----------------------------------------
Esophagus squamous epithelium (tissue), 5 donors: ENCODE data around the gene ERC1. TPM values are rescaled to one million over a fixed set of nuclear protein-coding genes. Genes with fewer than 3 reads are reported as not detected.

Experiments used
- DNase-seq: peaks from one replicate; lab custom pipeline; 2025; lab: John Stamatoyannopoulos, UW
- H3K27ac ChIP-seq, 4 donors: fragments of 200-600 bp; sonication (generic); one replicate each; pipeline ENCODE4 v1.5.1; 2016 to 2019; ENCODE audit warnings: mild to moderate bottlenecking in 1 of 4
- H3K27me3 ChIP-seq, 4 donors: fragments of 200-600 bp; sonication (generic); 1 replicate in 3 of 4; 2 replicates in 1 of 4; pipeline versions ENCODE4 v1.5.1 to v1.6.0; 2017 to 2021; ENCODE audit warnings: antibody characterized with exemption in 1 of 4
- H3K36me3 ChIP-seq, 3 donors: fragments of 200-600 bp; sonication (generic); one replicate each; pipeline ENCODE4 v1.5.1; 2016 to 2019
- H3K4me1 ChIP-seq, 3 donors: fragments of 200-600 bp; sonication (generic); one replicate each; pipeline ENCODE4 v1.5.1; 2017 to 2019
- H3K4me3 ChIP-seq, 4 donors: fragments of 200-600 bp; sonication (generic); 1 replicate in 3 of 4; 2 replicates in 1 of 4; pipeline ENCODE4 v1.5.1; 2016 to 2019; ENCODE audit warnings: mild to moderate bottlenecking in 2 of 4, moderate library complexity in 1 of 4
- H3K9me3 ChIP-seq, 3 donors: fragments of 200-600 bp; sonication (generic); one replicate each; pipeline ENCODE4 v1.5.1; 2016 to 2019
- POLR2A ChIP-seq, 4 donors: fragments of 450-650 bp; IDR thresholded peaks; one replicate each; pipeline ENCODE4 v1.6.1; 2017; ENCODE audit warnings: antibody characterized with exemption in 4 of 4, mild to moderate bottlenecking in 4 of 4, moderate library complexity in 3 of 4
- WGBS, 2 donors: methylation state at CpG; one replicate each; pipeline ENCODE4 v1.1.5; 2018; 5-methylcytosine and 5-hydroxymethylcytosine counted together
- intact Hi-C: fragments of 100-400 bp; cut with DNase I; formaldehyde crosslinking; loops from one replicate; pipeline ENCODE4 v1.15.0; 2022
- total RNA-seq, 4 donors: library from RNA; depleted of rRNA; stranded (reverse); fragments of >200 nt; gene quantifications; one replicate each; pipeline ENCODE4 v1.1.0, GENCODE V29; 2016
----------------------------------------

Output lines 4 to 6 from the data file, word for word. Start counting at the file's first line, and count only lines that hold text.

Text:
- H3K27ac ChIP-seq, 4 donors: fragments of 200-600 bp; sonication (generic); one replicate each; pipeline ENCODE4 v1.5.1; 2016 to 2019; ENCODE audit warnings: mild to moderate bottlenecking in 1 of 4
- H3K27me3 ChIP-seq, 4 donors: fragments of 200-600 bp; sonication (generic); 1 replicate in 3 of 4; 2 replicates in 1 of 4; pipeline versions ENCODE4 v1.5.1 to v1.6.0; 2017 to 2021; ENCODE audit warnings: antibody characterized with exemption in 1 of 4
- H3K36me3 ChIP-seq, 3 donors: fragments of 200-600 bp; sonication (generic); one replicate each; pipeline ENCODE4 v1.5.1; 2016 to 2019